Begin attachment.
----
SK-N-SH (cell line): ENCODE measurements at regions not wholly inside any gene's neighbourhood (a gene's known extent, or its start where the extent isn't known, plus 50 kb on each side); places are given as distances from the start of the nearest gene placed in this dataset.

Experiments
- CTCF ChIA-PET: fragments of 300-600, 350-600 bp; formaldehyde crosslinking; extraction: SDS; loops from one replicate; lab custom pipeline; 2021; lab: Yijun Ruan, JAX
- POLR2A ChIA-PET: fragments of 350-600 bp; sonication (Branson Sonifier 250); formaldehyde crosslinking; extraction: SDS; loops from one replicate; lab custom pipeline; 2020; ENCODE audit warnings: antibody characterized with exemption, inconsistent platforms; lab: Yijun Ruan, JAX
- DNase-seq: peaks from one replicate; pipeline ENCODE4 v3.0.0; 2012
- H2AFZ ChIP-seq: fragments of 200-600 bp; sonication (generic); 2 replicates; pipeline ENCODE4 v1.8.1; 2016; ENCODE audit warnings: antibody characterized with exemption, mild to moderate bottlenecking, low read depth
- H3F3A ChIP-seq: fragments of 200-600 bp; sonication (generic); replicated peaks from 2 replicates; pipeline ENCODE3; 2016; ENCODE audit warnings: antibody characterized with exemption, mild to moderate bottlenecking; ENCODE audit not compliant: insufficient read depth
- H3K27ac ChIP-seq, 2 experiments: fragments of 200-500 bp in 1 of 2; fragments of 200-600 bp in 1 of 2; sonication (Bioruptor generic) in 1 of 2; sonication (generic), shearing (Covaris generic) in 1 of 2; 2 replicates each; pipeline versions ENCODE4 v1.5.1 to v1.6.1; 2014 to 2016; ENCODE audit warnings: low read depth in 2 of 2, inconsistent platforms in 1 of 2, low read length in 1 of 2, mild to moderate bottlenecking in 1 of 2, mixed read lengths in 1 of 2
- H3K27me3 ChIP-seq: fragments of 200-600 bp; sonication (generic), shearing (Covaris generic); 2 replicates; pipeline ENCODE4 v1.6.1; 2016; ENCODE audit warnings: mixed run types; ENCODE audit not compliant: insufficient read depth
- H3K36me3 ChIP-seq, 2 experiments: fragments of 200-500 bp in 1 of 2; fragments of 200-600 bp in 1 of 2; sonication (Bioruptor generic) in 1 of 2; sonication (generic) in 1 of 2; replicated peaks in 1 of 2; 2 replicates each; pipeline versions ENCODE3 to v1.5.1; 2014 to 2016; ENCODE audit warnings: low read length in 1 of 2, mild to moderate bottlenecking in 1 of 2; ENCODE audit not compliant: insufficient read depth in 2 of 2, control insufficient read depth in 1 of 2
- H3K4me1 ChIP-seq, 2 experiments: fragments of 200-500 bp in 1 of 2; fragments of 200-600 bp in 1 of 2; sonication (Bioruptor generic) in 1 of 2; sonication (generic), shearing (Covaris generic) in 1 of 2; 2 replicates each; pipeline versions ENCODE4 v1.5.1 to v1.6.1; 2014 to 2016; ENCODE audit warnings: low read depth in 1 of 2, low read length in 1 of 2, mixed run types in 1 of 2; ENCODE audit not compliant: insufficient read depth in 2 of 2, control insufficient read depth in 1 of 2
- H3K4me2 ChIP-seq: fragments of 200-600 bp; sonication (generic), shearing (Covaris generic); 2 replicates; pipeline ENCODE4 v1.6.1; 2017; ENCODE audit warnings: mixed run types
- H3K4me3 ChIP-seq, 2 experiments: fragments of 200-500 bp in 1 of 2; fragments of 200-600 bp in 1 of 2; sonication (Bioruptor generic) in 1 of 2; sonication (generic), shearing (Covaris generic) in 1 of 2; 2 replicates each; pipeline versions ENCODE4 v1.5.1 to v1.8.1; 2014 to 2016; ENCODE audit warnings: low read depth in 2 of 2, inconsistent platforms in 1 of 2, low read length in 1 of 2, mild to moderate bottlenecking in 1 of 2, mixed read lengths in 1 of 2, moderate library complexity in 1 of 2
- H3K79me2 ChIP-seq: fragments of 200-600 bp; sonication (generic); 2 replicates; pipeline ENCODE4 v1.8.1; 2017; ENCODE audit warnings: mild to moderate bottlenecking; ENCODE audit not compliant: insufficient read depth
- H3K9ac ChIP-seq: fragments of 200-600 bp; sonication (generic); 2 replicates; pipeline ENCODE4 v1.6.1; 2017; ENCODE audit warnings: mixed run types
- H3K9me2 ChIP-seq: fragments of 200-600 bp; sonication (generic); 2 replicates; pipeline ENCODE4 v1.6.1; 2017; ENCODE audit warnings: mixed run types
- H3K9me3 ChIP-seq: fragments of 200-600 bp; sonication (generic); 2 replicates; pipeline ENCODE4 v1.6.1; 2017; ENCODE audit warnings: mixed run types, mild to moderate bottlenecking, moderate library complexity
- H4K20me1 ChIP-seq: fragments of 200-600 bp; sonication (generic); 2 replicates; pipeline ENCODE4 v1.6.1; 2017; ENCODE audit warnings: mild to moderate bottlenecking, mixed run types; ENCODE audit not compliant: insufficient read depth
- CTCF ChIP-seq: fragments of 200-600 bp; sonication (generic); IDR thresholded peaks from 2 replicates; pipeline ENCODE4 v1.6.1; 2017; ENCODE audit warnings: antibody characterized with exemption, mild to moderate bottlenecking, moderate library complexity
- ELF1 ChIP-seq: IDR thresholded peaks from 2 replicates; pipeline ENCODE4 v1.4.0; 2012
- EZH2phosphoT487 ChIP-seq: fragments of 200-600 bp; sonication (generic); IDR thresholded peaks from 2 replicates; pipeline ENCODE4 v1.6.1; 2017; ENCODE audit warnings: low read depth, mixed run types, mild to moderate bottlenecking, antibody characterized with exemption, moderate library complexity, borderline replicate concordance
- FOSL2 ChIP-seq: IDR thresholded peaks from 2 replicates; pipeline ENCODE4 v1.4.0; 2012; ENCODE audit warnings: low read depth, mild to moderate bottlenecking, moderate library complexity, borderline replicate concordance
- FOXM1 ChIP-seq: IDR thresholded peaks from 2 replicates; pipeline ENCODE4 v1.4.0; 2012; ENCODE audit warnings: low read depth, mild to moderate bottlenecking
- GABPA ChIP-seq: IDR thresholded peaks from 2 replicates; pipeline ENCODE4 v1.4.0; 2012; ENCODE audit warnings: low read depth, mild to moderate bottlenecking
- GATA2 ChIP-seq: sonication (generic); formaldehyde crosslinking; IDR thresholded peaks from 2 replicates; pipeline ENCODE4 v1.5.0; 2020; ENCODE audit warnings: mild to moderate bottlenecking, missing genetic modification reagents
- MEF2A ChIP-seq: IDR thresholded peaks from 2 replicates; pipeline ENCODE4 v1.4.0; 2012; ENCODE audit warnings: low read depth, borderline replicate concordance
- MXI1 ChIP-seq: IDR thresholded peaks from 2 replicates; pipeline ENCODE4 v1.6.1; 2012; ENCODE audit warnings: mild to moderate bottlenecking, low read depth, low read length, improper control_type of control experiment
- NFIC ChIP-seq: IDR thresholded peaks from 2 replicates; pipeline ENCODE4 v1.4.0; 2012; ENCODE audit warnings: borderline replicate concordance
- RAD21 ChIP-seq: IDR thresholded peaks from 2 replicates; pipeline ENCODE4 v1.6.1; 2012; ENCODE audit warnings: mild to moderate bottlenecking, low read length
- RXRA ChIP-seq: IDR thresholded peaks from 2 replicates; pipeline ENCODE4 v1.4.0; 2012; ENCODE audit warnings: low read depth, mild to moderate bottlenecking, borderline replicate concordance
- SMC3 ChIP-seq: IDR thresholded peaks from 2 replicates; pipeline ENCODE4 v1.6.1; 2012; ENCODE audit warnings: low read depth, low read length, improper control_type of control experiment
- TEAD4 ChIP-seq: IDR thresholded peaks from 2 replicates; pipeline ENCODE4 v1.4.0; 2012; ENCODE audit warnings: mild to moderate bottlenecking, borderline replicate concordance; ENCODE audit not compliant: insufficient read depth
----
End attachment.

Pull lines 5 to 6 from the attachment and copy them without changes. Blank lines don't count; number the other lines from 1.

- DNase-seq: peaks from one replicate; pipeline ENCODE4 v3.0.0; 2012
- H2AFZ ChIP-seq: fragments of 200-600 bp; sonication (generic); 2 replicates; pipeline ENCODE4 v1.8.1; 2016; ENCODE audit warnings: antibody characterized with exemption, mild to moderate bottlenecking, low read depth